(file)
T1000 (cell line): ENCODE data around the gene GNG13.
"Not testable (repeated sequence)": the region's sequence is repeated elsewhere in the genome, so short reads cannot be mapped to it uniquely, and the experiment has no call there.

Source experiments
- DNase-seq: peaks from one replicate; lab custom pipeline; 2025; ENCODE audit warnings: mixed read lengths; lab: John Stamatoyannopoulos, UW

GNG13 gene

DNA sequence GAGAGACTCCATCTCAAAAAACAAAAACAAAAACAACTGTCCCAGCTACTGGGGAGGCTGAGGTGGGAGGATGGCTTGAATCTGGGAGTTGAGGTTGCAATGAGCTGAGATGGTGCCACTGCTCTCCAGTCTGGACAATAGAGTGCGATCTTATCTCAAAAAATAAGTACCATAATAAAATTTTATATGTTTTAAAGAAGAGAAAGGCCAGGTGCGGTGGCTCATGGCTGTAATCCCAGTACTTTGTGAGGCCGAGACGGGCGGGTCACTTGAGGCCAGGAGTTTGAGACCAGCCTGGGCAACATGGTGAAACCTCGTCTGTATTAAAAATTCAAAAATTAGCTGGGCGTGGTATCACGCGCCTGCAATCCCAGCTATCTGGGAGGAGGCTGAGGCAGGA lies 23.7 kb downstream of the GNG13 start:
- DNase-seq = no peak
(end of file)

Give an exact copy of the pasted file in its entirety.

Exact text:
T1000 (cell line): ENCODE data around the gene GNG13.
"Not testable (repeated sequence)": the region's sequence is repeated elsewhere in the genome, so short reads cannot be mapped to it uniquely, and the experiment has no call there.

Source experiments
- DNase-seq: peaks from one replicate; lab custom pipeline; 2025; ENCODE audit warnings: mixed read lengths; lab: John Stamatoyannopoulos, UW

GNG13 gene

DNA sequence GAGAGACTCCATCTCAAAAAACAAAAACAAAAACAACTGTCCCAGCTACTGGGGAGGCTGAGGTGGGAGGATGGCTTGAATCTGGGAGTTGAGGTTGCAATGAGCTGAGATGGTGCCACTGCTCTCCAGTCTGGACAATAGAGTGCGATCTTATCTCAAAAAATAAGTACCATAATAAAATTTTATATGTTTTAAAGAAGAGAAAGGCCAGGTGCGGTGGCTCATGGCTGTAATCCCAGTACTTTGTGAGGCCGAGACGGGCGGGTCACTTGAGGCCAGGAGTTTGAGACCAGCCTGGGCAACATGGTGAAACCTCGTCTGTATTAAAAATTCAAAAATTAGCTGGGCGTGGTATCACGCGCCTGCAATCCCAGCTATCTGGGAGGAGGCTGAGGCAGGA lies 23.7 kb downstream of the GNG13 start:
- DNase-seq = no peak